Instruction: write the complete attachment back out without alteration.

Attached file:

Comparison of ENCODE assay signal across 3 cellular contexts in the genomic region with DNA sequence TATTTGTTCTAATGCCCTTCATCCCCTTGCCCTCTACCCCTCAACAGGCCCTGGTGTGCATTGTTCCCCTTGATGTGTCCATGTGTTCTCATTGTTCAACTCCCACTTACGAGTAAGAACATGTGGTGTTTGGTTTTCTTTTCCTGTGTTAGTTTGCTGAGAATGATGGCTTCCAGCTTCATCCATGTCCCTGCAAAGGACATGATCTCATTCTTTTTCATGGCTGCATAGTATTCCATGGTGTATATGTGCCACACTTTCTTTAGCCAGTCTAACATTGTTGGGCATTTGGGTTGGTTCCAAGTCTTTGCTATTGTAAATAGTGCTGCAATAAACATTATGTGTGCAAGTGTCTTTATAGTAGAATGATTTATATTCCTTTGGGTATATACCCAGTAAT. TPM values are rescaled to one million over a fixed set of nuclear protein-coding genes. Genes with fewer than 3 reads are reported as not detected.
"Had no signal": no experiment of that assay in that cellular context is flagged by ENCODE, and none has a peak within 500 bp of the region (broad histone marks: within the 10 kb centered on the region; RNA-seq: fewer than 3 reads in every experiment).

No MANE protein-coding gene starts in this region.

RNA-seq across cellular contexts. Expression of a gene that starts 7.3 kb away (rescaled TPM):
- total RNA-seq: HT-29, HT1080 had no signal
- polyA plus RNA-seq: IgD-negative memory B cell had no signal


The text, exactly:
Comparison of ENCODE assay signal across 3 cellular contexts in the genomic region with DNA sequence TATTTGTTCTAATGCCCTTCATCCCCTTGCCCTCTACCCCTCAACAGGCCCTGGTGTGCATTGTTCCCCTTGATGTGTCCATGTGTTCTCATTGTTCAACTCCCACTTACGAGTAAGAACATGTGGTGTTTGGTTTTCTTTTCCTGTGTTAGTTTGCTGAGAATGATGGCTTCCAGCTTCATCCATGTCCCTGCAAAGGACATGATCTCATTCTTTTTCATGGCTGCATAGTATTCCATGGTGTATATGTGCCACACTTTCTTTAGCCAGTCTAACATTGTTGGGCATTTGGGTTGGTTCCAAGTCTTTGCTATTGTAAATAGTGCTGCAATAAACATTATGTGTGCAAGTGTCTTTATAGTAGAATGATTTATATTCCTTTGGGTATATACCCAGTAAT. TPM values are rescaled to one million over a fixed set of nuclear protein-coding genes. Genes with fewer than 3 reads are reported as not detected.
"Had no signal": no experiment of that assay in that cellular context is flagged by ENCODE, and none has a peak within 500 bp of the region (broad histone marks: within the 10 kb centered on the region; RNA-seq: fewer than 3 reads in every experiment).

No MANE protein-coding gene starts in this region.

RNA-seq across cellular contexts. Expression of a gene that starts 7.3 kb away (rescaled TPM):
- total RNA-seq: HT-29, HT1080 had no signal
- polyA plus RNA-seq: IgD-negative memory B cell had no signal